“I’m a firm believer in giving back,” he says. “This community supported me throughout all of this, whether they watch me on TV or support our catering company and so on.”
They also have good corporate sponsors like Nutrafarms and Pillers Fine Foods, he says, that help out with supporting the initiative.
He laughs good-naturedly at the suggestion that he must be losing money on this venture. Just last week, he says, 100 meals were delivered with the help of his volunteers. Four people paid.
“I’m a Christian and you know,” says ChefD. “I’ve been given a lot of great blessings in my life, so this is an easy way to give back.”
Three people volunteer each Tuesday to deliver all the meals. They’ve even made deliveries to frontline workers in Cambridge, as well as the Region’s police headquarters, with help from Pillers who provided a ton of deli meat that wasn’t sold. They ended up making and delivering a whopping 12,000 sandwiches and 24,000 cookies.
As ChefD is doing his part to help others during Covid, he is well aware of the oncoming assault on the restaurant and catering industry in the area during this second wave and what it means for his business and other restaurants in the area.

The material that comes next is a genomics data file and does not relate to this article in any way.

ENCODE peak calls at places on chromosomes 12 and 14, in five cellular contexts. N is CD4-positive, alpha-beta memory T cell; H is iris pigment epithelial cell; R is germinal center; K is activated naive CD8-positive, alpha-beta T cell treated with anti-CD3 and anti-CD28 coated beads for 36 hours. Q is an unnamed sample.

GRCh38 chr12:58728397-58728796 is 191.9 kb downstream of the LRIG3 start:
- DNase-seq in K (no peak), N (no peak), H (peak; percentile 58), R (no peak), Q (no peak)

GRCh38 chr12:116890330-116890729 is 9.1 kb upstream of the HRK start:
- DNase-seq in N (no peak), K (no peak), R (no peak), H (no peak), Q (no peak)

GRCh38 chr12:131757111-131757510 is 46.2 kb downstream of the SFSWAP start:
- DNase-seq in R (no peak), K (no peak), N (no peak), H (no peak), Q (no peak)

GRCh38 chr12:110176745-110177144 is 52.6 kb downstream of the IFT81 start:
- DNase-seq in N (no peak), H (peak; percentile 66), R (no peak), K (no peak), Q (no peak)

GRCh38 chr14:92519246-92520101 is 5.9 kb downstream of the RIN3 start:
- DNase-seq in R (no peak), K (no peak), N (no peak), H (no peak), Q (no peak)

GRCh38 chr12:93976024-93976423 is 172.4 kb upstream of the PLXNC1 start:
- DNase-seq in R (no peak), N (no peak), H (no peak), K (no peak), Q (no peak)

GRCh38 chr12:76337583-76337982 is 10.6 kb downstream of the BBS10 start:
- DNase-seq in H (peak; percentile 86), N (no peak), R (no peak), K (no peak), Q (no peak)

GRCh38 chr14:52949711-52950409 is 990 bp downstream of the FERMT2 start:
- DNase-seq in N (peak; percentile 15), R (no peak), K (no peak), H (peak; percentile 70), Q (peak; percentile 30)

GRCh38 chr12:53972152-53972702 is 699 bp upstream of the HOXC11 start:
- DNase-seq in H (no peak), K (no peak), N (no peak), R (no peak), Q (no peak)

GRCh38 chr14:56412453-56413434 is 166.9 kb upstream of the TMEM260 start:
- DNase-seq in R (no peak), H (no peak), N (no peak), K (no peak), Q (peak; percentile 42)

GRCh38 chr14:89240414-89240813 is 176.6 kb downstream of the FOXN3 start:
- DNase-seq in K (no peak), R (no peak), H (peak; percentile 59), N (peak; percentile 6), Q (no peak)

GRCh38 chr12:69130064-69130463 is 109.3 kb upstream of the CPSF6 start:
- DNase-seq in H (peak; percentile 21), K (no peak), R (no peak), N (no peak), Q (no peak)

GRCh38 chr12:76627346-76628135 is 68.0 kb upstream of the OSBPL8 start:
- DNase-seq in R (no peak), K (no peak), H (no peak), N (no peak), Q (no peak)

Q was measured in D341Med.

The previous night, he says, he and his wife went out to a restaurant for dinner just to support another local restaurant.
“Everybody’s out getting like, kind of their last meal in before they can’t get anymore,” he says. “I just don’t know how some of those places are going to be able to make it through this time when they don’t have an income. The other thing is that this is Christmas Season and that’s our bread and butter. It gets you though January and February.”
Waterloo Region moved to the RED-Restrict classification of the Keeping Ontario safe and Open Framework on Monday, November 23.
“I think I’m going to have to lay off people for the first time in my career,” he says, while also gratefully acknowledging his cooking colleagues as the main reason he can accomplish so much. “I have an outstanding Chef Management team. My wife Tric, Chef Dale, Chef Darnell and Chef Aaron make my life easier.”
Some people may know ChefD from his downtown Kitchener establishment, The Real T Lounge, at 618 King St W.
At the height of his busy season, ChefD employs about 30 people on staff. Right now, he’s down to three full-time and five part-time staff.
“I’m not going to lie,” he says. “I’m scared about it.”
As for other restaurant owners he believes they too are nervous and unsure of the future.
The future of the “pay what you can” project, however, will continue as long as possible and as long as there is a need.
Written by Wayne Collins